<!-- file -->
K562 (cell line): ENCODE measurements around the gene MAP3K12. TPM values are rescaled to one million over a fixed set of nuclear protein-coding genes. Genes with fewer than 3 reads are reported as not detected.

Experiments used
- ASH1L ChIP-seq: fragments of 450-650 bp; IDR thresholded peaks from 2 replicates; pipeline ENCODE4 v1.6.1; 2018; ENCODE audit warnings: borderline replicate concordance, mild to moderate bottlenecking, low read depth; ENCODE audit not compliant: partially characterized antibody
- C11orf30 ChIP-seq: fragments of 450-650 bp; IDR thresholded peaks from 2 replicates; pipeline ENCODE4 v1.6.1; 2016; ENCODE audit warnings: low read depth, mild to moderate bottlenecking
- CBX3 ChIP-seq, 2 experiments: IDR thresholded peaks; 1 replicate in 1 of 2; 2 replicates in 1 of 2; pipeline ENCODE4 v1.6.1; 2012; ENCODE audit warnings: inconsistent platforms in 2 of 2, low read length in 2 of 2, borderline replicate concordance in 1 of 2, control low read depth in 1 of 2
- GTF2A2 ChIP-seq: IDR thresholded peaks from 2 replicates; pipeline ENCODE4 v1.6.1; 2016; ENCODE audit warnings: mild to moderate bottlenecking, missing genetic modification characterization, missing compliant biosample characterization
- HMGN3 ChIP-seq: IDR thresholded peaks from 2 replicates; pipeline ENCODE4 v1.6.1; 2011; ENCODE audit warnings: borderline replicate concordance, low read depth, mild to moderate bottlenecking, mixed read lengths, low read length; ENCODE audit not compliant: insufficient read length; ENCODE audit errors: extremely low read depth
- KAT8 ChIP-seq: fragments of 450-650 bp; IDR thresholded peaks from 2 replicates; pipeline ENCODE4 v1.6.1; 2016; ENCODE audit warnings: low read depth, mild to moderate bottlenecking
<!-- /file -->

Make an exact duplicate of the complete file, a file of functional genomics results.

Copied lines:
K562 (cell line): ENCODE measurements around the gene MAP3K12. TPM values are rescaled to one million over a fixed set of nuclear protein-coding genes. Genes with fewer than 3 reads are reported as not detected.

Experiments used
- ASH1L ChIP-seq: fragments of 450-650 bp; IDR thresholded peaks from 2 replicates; pipeline ENCODE4 v1.6.1; 2018; ENCODE audit warnings: borderline replicate concordance, mild to moderate bottlenecking, low read depth; ENCODE audit not compliant: partially characterized antibody
- C11orf30 ChIP-seq: fragments of 450-650 bp; IDR thresholded peaks from 2 replicates; pipeline ENCODE4 v1.6.1; 2016; ENCODE audit warnings: low read depth, mild to moderate bottlenecking
- CBX3 ChIP-seq, 2 experiments: IDR thresholded peaks; 1 replicate in 1 of 2; 2 replicates in 1 of 2; pipeline ENCODE4 v1.6.1; 2012; ENCODE audit warnings: inconsistent platforms in 2 of 2, low read length in 2 of 2, borderline replicate concordance in 1 of 2, control low read depth in 1 of 2
- GTF2A2 ChIP-seq: IDR thresholded peaks from 2 replicates; pipeline ENCODE4 v1.6.1; 2016; ENCODE audit warnings: mild to moderate bottlenecking, missing genetic modification characterization, missing compliant biosample characterization
- HMGN3 ChIP-seq: IDR thresholded peaks from 2 replicates; pipeline ENCODE4 v1.6.1; 2011; ENCODE audit warnings: borderline replicate concordance, low read depth, mild to moderate bottlenecking, mixed read lengths, low read length; ENCODE audit not compliant: insufficient read length; ENCODE audit errors: extremely low read depth
- KAT8 ChIP-seq: fragments of 450-650 bp; IDR thresholded peaks from 2 replicates; pipeline ENCODE4 v1.6.1; 2016; ENCODE audit warnings: low read depth, mild to moderate bottlenecking